• Loss of colour intensity in red wine. High temperatures also affect anthocyanins, the pigments which give red wine its colour, resulting in less courful red wines.

Two aerial maps of the Banyuls-Colioures AOC area in France. One shows temperature range with the coldest areas in blue and the hottest areas in red. The other shows the range of acidity in grapes grown in that area with most acidic areas in purple and the more neutral areas in white. Comparison of the two maps shows that the hottest areas on the temperature map correlate with the least acidic areas on the acidity map.

Figure 2. These two maps illustrate how acidity is reduced with temperature within the Banyuls-Colioures AOC area. While the left map shows temperature, with the red, hot areas in lower altitudes, the right one shows acidity of the grapes for the same area, with white areas being the least acidic. © Delay 2015

Effects of climate change on grape yield

The impact of climate change on the amount of grapes the vine produces is difficult to predict due to the large number of variables involved in growing grapes. For example, plant growth in general could benefit from raised levels of CO2 in our atmosphere, but at the same time heat, drought and solar radiation can have negative effects on plants. Lower yields can be expected in areas that are getting hotter and drier, while yields are likely to increase in regions that are currently below the comfort zone for vines to grow. This is the case in Northern regions such as Champagne in France.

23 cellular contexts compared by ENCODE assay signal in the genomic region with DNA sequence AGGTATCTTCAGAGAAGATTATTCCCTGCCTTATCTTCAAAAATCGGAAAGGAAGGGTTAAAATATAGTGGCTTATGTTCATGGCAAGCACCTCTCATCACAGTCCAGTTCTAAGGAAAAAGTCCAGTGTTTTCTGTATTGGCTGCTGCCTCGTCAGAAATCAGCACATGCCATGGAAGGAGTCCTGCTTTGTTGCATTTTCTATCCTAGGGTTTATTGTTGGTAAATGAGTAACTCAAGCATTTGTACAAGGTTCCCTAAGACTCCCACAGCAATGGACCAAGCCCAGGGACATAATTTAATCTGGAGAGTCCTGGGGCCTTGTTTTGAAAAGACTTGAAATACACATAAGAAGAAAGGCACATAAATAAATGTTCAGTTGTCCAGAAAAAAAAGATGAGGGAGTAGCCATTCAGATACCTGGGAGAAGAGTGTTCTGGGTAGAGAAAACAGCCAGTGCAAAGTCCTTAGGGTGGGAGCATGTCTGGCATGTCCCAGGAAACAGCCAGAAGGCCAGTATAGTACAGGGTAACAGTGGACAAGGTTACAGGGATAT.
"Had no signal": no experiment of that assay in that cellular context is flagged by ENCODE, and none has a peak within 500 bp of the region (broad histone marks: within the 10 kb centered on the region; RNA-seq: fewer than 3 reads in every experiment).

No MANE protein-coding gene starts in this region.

A photo showing a stretch of vines in a vineyard

Figure 3: Vineyard fields France. © Andrew McMillan [Public domain], via Wikimedia Commons.

Effects of climate change on the management of a vineyard

Climatic changes not only affect yield and quality, they can also alter the phenology of the vine (the whole cycle of growing grapes). Higher temperatures will result in all phenological states of the plants happening earlier: budding, flowering, grape set, and maturing of the grapes, which can result in changes in the whole management schedule of a vineyard. For example, if a warm winter which causes earlier budding is followed by a warm spring and summer, all phenological stages are earlier.